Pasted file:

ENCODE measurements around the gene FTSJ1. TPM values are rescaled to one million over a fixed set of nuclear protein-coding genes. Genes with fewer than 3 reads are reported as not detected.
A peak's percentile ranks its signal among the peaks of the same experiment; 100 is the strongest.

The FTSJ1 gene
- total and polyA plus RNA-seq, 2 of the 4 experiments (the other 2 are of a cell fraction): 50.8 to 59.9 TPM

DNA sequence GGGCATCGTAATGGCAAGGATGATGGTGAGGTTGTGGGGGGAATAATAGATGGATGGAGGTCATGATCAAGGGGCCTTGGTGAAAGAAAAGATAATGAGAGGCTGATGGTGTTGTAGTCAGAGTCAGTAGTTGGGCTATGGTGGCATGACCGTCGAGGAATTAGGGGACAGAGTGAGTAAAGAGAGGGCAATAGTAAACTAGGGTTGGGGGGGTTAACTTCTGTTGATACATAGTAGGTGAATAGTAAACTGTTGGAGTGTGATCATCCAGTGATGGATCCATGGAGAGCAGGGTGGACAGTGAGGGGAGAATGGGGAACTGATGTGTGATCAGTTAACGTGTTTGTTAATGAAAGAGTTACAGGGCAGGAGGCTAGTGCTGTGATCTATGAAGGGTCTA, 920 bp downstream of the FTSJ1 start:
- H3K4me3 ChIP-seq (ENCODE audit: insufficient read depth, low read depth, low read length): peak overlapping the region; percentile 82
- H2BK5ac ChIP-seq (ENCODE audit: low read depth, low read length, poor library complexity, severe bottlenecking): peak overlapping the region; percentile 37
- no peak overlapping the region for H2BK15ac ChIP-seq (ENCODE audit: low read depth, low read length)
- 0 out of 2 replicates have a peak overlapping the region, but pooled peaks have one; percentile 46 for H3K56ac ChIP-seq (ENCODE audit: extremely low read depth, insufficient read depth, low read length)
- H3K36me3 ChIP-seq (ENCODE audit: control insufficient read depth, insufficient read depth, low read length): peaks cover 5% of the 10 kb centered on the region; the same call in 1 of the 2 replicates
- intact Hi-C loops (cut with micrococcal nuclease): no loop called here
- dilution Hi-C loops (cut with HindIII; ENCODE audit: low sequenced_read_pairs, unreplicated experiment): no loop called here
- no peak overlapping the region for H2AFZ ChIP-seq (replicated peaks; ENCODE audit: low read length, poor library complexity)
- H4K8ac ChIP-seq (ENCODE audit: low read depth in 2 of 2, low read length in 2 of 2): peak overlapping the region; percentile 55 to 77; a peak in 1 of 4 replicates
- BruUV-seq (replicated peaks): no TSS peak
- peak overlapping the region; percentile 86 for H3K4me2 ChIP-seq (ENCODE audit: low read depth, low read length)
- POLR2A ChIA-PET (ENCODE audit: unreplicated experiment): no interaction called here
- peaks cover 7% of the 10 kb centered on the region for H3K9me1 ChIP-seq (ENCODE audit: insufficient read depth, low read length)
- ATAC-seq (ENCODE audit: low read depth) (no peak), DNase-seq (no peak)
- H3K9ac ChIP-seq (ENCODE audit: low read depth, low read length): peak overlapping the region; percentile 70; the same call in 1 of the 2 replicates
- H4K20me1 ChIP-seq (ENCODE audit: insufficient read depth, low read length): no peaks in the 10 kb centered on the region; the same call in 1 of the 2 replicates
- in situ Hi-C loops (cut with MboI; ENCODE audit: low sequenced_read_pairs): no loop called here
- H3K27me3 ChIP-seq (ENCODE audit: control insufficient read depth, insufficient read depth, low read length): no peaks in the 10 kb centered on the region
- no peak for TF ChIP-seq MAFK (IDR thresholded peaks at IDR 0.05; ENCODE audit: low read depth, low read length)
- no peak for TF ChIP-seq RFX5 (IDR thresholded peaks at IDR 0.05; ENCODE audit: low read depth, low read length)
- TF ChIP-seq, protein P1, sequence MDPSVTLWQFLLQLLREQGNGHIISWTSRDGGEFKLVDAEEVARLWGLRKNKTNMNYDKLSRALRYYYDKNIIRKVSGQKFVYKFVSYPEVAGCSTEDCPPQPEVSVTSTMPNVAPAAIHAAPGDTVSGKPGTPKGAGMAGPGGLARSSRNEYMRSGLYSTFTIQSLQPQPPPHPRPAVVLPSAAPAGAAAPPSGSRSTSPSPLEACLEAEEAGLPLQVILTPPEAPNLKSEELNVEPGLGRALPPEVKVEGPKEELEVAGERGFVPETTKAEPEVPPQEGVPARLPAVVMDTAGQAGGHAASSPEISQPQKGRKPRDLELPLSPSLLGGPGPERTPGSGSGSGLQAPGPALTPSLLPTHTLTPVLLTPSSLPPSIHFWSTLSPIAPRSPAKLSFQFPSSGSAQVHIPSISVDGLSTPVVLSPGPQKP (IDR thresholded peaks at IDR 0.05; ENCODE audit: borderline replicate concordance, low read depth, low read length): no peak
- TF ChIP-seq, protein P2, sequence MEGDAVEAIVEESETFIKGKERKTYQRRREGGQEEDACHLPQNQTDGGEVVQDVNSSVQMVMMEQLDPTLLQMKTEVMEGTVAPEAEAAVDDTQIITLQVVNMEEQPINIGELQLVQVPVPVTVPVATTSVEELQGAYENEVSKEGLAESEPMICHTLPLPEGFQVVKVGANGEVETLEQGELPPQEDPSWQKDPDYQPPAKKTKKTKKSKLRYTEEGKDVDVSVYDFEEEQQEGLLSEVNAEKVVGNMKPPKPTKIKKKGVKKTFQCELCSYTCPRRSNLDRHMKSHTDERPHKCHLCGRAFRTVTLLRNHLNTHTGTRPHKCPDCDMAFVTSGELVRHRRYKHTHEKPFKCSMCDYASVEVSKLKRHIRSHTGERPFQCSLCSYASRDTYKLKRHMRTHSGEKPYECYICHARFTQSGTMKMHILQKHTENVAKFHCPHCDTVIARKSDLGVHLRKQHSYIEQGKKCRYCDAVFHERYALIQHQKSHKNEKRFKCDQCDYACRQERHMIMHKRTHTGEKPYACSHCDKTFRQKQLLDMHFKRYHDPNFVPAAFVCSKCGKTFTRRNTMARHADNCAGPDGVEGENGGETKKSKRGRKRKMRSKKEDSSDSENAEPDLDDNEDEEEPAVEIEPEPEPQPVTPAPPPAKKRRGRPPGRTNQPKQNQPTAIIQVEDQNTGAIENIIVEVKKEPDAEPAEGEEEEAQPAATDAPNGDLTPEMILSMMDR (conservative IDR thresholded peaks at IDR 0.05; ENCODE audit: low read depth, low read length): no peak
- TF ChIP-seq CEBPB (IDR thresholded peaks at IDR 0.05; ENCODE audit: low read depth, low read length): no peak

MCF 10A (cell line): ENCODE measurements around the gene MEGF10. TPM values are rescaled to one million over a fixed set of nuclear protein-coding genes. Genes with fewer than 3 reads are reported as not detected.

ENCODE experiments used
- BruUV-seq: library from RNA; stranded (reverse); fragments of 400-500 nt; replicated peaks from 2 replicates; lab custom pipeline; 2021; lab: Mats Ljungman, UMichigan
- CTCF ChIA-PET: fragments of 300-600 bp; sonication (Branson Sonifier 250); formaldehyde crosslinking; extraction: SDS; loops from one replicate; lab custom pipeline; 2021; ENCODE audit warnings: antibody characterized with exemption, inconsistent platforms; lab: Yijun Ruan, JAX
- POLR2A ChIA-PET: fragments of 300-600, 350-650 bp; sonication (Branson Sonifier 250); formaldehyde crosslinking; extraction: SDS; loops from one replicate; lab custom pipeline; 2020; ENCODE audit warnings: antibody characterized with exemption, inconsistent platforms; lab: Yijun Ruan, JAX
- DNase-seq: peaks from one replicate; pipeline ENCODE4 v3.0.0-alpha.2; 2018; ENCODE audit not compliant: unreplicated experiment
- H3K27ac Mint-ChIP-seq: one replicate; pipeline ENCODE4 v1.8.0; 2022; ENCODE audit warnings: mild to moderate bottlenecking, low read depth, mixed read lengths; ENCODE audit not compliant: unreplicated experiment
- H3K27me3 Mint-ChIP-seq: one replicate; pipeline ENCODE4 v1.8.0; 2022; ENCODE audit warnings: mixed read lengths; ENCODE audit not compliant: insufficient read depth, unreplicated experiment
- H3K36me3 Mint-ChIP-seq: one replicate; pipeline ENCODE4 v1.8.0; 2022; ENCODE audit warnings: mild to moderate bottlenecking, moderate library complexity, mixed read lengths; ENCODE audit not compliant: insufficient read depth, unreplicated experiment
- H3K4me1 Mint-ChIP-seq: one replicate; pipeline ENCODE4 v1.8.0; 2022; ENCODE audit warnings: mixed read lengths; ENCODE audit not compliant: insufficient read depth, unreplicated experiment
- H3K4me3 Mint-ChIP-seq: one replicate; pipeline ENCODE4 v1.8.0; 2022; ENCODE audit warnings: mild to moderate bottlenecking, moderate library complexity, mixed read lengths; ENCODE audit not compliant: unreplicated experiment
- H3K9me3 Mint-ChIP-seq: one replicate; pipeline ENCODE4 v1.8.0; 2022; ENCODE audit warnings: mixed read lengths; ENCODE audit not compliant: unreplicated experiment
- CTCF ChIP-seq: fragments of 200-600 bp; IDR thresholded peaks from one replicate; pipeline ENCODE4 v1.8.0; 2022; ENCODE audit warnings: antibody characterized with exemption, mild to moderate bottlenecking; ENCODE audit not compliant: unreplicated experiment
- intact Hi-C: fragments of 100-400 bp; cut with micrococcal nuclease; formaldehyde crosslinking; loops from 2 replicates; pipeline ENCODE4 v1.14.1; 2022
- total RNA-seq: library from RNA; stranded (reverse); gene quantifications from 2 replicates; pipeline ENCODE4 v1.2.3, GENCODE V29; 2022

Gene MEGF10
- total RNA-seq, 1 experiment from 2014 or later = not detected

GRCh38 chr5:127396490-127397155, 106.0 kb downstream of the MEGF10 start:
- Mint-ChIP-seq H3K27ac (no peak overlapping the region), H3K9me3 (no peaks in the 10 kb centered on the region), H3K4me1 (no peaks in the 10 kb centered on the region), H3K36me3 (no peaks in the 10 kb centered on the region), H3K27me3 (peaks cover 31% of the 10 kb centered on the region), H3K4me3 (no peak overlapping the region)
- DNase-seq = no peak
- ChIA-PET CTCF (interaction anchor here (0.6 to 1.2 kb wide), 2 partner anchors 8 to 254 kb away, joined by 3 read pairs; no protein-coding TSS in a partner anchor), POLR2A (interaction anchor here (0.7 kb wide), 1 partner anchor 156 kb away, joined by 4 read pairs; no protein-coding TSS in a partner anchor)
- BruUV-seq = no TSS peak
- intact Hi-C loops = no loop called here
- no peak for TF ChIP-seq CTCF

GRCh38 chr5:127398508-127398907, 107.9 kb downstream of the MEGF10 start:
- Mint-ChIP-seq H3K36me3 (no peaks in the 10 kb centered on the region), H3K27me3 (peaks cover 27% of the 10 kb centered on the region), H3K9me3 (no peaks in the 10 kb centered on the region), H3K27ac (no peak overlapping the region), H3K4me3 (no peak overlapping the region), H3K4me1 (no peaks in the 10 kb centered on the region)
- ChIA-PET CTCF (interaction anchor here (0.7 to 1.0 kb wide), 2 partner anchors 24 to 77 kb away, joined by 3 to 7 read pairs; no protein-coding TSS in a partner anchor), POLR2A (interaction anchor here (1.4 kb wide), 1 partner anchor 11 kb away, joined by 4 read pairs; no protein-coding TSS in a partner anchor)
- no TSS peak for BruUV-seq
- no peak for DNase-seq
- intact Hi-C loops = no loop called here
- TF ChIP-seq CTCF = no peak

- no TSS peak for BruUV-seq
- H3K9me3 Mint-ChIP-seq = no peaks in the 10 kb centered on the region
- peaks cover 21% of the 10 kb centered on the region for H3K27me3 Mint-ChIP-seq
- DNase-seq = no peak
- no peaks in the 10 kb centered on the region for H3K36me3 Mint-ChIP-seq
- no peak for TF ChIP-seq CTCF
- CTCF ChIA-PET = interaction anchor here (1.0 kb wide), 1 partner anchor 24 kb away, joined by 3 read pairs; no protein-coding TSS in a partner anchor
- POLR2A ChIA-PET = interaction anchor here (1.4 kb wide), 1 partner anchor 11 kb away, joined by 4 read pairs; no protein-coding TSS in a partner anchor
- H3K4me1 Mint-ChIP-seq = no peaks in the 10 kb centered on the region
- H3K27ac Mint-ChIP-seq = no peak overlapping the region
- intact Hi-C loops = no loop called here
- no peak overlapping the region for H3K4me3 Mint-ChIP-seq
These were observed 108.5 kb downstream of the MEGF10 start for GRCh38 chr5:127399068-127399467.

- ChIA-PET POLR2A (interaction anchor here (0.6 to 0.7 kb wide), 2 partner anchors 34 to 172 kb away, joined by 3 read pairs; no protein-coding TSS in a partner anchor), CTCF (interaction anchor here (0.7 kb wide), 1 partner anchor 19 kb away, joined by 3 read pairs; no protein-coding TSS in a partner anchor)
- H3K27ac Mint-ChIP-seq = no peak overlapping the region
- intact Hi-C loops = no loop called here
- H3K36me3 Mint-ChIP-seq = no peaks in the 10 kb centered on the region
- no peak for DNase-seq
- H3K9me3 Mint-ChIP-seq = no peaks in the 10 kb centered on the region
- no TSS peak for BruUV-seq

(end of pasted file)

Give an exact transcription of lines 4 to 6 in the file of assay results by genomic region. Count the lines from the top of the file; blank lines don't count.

- total and polyA plus RNA-seq, 2 of the 4 experiments (the other 2 are of a cell fraction): 50.8 to 59.9 TPM

DNA sequence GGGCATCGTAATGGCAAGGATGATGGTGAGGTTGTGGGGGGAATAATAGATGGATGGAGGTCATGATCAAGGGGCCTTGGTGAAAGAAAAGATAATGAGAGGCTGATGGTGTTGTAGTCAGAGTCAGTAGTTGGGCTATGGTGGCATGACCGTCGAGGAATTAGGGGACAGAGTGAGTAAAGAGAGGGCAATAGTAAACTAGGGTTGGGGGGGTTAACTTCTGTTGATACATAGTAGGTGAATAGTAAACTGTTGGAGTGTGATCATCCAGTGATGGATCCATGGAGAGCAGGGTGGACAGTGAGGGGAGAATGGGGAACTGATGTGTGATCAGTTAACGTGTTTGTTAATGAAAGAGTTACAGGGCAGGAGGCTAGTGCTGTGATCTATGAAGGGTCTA, 920 bp downstream of the FTSJ1 start:
- H3K4me3 ChIP-seq (ENCODE audit: insufficient read depth, low read depth, low read length): peak overlapping the region; percentile 82